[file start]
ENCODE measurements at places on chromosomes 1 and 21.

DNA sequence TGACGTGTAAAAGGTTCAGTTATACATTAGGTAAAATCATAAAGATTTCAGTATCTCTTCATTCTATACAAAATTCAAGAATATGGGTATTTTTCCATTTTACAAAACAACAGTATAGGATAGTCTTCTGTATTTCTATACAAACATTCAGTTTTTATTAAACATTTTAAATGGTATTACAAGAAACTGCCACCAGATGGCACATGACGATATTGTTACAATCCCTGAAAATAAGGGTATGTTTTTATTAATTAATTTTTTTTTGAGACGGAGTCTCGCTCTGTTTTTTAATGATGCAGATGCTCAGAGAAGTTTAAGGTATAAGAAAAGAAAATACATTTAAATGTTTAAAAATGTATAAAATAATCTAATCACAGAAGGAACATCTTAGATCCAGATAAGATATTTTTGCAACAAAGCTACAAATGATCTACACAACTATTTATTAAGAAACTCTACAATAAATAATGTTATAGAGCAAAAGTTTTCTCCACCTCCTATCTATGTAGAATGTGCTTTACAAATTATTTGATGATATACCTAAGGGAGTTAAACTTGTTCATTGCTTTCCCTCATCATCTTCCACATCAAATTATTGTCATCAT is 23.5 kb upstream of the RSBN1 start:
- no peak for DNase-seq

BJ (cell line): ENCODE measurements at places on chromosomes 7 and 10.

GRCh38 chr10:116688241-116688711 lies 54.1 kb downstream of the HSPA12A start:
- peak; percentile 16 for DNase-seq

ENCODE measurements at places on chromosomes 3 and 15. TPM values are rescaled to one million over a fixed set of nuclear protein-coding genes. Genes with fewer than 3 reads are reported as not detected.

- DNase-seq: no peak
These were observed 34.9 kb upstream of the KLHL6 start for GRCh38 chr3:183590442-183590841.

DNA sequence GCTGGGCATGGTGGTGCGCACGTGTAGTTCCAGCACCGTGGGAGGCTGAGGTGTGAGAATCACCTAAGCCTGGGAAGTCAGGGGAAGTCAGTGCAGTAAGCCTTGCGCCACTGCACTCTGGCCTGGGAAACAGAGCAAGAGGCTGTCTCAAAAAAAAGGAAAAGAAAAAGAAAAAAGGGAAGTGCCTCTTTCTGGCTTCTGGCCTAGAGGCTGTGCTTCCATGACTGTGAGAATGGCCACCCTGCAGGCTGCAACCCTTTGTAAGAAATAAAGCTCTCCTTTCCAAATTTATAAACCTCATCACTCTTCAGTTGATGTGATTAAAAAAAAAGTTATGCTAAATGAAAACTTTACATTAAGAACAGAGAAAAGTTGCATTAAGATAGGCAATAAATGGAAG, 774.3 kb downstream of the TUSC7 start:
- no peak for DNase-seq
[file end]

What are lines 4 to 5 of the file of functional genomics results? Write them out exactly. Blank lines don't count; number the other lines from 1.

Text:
BJ (cell line): ENCODE measurements at places on chromosomes 7 and 10.

GRCh38 chr10:116688241-116688711 lies 54.1 kb downstream of the HSPA12A start: